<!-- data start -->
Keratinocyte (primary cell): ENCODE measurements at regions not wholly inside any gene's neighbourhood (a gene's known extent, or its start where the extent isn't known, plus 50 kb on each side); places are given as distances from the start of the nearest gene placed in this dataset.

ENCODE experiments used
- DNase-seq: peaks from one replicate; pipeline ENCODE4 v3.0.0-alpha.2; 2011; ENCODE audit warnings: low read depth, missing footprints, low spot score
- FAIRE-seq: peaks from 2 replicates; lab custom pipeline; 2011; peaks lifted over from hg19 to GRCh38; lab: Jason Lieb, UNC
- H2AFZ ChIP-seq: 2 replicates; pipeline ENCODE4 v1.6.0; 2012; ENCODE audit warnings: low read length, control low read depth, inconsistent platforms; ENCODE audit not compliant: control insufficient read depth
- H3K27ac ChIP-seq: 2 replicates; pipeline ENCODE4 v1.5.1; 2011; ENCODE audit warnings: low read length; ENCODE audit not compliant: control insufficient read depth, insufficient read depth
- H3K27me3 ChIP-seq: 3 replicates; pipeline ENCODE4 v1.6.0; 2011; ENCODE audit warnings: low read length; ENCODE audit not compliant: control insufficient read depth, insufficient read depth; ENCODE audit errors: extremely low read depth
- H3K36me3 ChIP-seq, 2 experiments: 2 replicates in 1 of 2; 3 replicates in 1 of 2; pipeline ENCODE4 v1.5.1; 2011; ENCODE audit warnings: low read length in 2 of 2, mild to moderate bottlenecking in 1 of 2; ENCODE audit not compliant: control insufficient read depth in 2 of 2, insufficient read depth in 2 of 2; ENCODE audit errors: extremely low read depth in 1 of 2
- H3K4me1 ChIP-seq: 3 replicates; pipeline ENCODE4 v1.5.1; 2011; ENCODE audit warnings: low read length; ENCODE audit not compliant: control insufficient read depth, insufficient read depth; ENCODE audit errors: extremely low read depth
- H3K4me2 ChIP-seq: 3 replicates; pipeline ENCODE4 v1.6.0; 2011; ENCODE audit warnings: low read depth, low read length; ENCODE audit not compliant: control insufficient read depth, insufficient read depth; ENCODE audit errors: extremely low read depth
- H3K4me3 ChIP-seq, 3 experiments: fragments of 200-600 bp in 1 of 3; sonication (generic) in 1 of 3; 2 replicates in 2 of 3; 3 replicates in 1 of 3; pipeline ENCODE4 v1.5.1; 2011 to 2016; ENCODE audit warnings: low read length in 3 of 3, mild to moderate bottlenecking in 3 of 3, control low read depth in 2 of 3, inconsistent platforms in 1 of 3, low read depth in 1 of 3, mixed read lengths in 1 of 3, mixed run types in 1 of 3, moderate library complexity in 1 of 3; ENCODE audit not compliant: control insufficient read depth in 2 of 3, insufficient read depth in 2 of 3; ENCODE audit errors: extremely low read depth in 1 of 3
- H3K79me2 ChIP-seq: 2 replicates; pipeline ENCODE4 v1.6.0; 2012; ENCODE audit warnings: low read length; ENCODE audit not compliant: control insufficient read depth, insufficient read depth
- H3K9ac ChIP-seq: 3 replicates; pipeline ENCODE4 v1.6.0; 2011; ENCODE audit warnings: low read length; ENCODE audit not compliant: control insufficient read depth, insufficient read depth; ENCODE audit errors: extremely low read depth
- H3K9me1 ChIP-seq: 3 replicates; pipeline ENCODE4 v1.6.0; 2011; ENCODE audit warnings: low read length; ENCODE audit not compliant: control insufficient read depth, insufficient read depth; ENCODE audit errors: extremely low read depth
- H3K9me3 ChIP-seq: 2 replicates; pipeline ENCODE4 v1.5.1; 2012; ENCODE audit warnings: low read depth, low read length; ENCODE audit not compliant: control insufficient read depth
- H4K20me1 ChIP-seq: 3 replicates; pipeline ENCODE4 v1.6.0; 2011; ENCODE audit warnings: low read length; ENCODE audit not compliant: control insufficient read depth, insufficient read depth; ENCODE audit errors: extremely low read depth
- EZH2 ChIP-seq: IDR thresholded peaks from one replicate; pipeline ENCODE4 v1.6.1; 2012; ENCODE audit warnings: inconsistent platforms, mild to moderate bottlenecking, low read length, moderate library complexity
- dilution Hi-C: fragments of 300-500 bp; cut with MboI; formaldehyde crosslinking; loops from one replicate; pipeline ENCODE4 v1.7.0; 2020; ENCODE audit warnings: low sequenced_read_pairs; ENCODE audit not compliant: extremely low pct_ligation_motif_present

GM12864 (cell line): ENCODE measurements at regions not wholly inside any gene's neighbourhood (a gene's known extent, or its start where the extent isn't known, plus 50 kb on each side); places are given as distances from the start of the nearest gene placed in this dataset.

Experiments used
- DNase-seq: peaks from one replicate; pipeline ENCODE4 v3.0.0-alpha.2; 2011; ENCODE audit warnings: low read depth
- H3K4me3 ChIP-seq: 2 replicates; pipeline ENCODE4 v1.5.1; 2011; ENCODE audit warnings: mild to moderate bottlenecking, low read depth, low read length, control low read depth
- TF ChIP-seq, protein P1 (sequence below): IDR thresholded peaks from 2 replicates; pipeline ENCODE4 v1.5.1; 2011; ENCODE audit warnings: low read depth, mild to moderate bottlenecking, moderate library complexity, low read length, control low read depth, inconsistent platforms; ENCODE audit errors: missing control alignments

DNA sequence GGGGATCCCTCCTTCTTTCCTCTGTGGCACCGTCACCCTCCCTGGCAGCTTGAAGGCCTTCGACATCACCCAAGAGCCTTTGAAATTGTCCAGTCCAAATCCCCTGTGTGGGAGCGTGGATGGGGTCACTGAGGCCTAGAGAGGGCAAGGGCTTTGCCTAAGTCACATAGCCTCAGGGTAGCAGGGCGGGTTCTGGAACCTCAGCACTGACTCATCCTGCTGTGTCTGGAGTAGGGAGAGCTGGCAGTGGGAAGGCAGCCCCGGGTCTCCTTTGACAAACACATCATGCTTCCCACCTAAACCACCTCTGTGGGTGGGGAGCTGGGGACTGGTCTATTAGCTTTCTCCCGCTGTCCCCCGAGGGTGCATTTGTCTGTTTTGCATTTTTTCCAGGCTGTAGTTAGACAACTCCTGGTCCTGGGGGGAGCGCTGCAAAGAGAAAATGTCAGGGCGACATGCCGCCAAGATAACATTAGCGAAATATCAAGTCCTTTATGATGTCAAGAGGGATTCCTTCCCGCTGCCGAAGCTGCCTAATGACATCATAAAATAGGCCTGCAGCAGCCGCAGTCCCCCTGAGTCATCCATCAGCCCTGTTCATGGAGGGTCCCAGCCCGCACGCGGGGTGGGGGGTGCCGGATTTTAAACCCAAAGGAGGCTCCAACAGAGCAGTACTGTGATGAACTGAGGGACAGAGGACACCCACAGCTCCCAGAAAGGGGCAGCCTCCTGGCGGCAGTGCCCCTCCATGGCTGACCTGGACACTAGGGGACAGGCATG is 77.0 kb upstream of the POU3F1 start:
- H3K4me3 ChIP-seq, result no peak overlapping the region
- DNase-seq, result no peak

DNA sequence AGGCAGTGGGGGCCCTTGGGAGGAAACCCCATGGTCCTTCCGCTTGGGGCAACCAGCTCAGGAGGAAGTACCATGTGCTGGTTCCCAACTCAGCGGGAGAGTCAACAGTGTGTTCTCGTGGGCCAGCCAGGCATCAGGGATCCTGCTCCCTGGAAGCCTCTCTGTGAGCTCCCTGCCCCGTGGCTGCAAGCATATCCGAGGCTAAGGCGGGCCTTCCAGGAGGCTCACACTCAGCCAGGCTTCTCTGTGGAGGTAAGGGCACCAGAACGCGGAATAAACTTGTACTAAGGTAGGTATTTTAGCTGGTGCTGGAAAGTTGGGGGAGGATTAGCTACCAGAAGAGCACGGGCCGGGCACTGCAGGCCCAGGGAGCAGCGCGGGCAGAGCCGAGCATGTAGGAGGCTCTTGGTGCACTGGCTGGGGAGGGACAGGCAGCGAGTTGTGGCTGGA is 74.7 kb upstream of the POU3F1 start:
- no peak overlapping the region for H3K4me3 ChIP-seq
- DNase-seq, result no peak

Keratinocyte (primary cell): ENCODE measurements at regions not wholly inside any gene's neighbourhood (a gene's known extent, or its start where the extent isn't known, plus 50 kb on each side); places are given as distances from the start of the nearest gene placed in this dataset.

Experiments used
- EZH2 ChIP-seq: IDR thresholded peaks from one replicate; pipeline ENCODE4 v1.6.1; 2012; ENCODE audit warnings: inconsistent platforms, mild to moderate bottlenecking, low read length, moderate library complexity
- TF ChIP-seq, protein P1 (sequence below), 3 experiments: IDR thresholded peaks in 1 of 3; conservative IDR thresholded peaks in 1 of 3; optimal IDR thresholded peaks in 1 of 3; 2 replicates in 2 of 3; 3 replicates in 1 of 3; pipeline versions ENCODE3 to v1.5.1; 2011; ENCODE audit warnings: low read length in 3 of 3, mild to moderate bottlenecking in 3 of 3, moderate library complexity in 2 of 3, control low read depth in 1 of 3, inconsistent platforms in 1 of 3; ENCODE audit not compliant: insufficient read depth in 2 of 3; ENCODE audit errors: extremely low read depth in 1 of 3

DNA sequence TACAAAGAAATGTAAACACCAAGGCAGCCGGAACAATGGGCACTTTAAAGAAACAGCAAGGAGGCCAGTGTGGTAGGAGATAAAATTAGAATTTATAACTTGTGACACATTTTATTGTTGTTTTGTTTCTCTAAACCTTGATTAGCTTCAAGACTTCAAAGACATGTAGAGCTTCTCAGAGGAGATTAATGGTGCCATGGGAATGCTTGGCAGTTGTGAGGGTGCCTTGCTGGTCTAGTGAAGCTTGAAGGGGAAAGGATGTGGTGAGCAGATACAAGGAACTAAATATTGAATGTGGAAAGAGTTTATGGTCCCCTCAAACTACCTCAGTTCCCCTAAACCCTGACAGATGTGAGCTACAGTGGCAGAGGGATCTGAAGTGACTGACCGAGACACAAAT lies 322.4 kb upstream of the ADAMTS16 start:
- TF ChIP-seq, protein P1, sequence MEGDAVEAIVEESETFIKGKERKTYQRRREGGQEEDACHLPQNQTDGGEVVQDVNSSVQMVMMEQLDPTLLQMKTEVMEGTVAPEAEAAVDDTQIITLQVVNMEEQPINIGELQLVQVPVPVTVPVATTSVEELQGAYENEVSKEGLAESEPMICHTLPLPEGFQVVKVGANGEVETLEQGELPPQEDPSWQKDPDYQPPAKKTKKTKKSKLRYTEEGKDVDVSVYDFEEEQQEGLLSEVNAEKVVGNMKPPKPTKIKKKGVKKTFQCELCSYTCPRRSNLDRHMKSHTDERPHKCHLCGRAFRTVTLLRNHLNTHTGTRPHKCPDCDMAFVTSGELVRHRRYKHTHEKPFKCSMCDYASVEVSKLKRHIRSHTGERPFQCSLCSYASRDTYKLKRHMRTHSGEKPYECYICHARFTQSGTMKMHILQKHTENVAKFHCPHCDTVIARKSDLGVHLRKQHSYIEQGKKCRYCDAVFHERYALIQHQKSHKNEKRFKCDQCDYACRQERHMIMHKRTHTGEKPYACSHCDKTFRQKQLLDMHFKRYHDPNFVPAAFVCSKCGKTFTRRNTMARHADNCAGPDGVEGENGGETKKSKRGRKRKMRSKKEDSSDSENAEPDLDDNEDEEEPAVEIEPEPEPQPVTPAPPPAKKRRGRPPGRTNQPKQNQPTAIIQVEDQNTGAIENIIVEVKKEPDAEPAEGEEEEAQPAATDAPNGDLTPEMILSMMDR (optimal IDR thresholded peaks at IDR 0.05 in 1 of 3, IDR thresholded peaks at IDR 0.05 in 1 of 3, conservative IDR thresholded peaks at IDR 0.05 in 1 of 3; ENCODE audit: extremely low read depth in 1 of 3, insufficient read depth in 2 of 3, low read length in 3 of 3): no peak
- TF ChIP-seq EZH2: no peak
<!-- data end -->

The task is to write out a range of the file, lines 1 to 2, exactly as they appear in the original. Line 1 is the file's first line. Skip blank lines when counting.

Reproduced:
Keratinocyte (primary cell): ENCODE measurements at regions not wholly inside any gene's neighbourhood (a gene's known extent, or its start where the extent isn't known, plus 50 kb on each side); places are given as distances from the start of the nearest gene placed in this dataset.

ENCODE experiments used